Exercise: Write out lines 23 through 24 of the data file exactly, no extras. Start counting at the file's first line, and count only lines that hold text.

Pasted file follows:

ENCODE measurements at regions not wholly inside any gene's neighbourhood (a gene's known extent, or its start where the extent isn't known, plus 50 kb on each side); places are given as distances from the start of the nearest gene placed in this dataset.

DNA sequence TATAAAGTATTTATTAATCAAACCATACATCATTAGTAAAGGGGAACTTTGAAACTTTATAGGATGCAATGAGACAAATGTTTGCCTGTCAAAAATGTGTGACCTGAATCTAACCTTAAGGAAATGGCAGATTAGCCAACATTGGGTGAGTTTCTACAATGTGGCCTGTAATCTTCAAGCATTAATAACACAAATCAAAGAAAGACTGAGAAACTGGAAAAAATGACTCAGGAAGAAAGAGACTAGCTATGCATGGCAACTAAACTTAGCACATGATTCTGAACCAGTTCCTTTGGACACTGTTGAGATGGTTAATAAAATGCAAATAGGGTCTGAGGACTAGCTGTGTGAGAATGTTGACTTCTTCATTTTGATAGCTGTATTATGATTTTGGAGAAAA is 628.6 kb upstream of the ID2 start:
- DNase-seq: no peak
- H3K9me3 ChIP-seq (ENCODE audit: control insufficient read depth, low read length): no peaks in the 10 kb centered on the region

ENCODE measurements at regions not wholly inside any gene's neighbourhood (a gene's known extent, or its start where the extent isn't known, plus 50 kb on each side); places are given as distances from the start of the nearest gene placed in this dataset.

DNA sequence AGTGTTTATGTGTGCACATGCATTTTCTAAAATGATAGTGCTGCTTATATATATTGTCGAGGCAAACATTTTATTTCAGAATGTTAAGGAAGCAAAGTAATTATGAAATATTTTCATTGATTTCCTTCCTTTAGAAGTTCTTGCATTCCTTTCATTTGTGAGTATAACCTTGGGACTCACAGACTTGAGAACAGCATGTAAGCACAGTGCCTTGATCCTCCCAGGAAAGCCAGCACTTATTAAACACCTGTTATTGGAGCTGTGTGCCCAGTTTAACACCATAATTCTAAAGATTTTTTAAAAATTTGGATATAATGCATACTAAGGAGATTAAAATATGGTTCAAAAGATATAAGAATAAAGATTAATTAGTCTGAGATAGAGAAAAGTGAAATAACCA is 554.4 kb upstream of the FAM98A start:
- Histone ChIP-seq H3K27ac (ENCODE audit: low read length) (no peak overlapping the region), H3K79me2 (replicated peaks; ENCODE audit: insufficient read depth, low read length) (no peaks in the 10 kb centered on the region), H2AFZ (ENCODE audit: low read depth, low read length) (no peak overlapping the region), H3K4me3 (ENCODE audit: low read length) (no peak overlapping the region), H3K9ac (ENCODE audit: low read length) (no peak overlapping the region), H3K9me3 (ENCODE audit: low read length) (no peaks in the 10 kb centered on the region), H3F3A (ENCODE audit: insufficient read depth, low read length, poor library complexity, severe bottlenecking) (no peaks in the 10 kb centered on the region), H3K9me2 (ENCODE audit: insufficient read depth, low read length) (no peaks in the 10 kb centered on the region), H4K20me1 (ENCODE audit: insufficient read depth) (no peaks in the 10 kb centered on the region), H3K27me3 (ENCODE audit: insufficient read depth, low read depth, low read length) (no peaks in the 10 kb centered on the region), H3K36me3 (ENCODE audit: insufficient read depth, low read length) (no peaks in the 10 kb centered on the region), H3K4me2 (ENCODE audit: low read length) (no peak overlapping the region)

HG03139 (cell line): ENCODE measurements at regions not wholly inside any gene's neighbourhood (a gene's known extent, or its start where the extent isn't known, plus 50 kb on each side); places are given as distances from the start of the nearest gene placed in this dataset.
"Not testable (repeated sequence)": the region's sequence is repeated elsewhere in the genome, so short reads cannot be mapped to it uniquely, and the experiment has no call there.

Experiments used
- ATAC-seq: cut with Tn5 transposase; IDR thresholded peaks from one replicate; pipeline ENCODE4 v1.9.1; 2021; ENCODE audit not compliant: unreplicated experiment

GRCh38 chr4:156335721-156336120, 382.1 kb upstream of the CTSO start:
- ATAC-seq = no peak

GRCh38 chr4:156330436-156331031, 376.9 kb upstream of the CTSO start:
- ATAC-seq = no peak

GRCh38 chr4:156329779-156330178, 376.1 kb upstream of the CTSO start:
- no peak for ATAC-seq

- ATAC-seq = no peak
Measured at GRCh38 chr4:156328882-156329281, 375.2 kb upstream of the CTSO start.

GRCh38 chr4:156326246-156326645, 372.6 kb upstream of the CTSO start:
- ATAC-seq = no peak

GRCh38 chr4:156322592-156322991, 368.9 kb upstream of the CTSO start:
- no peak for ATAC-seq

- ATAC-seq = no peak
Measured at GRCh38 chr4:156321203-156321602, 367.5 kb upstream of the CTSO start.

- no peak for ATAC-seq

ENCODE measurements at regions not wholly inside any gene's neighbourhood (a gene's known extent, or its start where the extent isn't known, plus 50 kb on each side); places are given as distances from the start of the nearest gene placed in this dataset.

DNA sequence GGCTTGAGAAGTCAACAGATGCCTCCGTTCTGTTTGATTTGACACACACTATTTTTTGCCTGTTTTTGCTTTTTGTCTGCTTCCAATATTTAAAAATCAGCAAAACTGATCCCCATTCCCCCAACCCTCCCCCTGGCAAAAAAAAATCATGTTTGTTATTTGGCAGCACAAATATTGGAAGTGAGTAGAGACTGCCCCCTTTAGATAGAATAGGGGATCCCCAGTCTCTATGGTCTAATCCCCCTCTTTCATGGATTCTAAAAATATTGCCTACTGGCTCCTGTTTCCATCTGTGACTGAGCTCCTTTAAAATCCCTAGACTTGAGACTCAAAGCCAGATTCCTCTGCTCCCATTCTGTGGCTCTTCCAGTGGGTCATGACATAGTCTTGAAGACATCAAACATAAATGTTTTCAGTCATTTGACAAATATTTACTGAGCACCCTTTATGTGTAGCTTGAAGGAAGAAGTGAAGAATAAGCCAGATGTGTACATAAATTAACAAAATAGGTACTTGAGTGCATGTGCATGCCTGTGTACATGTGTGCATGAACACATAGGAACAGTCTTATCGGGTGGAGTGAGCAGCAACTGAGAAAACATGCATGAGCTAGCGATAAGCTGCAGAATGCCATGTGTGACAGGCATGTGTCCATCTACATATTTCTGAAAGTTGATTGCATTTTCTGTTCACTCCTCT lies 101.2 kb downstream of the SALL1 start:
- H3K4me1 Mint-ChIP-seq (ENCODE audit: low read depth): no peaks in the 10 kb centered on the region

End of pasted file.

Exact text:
- no peak for ATAC-seq

- ATAC-seq = no peak